Nobody thought that was a good idea. “We could have a no-laughing game,” Aunt Lillibet said. “We all try to make each other laugh, and whoever laughs is out, and the last one in gets the chips.”

“No,” Benson and Aunt Moss said. Aunt Lillibet always won the no-laughing game.

“What about a funny joke game?” suggested Aunt Moss. “Whoever tells the funniest joke gets the chips.”

“How do we know which joke is funniest?” Lillibet said. “I might tell a joke that is very funny but no-one else laughs.”

“That’s very true,” Benson’s mother said. “People have different senses of humour.” She opened the bag of chips just enough so that everyone could smell them. “You know, the first chip is always the best one.”

“My favourite is sour cream and eucalyptus,” Aunt Moss said, breathing in the smell of the chips. “I know, what about we try to name as many flavours of chips as we can, and whoever thinks of the most wins the chips?”

“Good idea,” said Lillibet. “Plain, salt-and-vinegar…”

“Barbecue, cheese…” said Aunt Moss.

“Honey soy,” said Benson, “beetroot and Vegemite…”

“Beetroot and Vegemite?” said his mother. “Is that one flavour or two?” She took one chip out of the packet and crunched it thoughtfully.

“It’s two, beetroot flavoured, and Vegemite flavoured, but it could be both, so that’s three altogether,” he said. He took one chip and ate it with his eyes closed, imagining it was beetroot and Vegemite flavoured.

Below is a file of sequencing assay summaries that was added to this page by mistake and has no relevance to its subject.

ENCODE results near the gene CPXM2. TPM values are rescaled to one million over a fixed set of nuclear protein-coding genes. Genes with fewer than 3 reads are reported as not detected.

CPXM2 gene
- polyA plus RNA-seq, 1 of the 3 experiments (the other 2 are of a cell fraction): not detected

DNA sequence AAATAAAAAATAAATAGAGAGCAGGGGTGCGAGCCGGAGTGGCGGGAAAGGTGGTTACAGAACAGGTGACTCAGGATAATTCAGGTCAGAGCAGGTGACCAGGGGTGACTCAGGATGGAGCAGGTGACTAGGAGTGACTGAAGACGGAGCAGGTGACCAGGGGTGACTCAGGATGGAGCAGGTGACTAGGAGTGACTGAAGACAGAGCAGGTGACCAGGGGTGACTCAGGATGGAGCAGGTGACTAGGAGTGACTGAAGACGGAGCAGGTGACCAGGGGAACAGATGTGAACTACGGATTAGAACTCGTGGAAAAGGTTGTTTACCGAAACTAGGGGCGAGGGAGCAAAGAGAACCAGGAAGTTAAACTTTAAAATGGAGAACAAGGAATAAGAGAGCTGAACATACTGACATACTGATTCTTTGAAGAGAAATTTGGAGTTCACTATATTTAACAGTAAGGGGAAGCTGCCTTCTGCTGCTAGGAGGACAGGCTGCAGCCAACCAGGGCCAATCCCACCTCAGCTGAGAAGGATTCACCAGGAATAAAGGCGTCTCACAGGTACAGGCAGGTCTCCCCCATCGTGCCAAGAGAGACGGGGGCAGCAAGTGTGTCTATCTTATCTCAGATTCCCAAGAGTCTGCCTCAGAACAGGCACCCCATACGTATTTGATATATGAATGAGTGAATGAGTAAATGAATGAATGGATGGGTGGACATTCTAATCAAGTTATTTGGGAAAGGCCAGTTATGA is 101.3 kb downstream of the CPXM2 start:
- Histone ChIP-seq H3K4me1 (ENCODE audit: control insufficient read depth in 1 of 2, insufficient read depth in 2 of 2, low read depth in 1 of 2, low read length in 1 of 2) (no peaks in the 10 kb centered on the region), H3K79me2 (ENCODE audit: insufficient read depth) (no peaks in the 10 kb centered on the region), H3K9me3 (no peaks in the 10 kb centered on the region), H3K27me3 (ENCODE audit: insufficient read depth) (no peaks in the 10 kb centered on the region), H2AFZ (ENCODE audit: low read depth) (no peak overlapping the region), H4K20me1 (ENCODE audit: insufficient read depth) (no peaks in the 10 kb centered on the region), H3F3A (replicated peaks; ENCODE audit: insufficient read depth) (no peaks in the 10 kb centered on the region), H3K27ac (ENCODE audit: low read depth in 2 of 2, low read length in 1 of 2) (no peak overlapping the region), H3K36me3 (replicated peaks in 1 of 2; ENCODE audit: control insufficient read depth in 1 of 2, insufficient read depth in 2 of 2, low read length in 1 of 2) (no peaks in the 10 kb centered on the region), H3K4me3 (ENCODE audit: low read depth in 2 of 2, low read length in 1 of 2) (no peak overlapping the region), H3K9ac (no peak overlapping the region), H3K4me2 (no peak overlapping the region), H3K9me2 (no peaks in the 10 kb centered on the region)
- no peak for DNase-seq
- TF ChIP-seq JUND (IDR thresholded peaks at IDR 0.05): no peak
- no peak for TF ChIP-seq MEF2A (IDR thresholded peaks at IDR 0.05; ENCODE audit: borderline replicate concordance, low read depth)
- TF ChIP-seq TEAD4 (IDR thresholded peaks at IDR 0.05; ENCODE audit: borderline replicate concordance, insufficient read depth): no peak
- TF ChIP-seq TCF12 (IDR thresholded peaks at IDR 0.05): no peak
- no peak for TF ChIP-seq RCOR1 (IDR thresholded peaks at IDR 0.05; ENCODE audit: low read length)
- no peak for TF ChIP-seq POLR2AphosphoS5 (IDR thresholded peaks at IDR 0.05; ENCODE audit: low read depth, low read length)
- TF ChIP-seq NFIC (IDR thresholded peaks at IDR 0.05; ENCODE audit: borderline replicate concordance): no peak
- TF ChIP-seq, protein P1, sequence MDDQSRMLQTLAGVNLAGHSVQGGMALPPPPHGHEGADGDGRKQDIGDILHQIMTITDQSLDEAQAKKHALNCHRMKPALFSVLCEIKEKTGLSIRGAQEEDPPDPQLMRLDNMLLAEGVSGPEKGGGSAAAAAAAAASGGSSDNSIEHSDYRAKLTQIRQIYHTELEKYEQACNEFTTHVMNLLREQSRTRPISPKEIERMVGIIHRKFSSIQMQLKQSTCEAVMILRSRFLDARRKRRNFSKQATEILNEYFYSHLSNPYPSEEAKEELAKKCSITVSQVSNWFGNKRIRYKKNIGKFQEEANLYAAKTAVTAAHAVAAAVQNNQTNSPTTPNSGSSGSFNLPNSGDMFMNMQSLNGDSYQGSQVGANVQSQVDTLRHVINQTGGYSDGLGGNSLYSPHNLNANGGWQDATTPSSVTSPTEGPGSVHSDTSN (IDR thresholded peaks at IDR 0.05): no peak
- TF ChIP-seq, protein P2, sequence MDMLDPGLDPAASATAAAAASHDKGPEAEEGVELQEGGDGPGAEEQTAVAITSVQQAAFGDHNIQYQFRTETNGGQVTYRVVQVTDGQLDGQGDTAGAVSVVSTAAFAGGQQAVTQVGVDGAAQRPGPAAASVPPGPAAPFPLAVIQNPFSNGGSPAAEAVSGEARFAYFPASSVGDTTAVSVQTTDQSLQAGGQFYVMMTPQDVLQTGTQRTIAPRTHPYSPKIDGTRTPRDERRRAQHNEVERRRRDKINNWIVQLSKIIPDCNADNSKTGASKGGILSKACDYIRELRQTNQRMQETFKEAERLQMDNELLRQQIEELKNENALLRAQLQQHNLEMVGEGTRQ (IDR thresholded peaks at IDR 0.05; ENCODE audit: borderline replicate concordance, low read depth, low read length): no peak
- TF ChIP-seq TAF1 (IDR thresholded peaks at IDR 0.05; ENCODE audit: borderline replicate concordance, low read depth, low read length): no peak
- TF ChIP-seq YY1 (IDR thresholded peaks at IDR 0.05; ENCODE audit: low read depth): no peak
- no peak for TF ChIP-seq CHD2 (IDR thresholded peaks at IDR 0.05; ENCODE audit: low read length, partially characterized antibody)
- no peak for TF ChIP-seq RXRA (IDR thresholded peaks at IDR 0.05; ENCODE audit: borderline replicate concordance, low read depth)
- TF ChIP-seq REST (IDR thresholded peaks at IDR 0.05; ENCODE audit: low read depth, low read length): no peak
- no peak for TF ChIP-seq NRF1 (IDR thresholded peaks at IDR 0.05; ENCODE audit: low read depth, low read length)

“If we’re going to make up flavours,” Aunt Lillibet said, “what about cheese and pickles?”

“Or cheese and celery,” Aunt Moss said. They both took a chip each.

“Chocolate,” Benson’s mother said.

“No!” everyone else said, but Benson thought chocolate might be interesting.

“Carrot and banana,” Aunt Moss said.

“Lemon and ginger,” Aunt Lillibet said. “Mustard seed. Pumpkin and walnut.”

“Mmm, delicious,” Aunt Moss said. “And zucchini and roasted capsicum, or tomato and spinach.”

“Tomato and cheese,” Aunt Lillibet said.

“Tomato and Vegemite,” Benson said.

“Tomato and cheese AND Vegemite,” Aunt Moss said. “Oh dear.”

Benson’s mother said, “What is it, Moss?”

There were no chips left in the packet. Benson’s mother turned the packet upside down, and not even a crumb came out. “I must say they were the most delicious chips I’ve ever had,” she said.

They all thought about their favourite flavours again.

Benson’s mother said, “I think I’ll make some cookies. Cranberry cookies?”

“Walnut and white chocolate,” Aunt Lillibet said.

“Beetroot and carrot,” Aunt Moss said.

Benson said, “What about…”

“NO Vegemite,” everyone said together.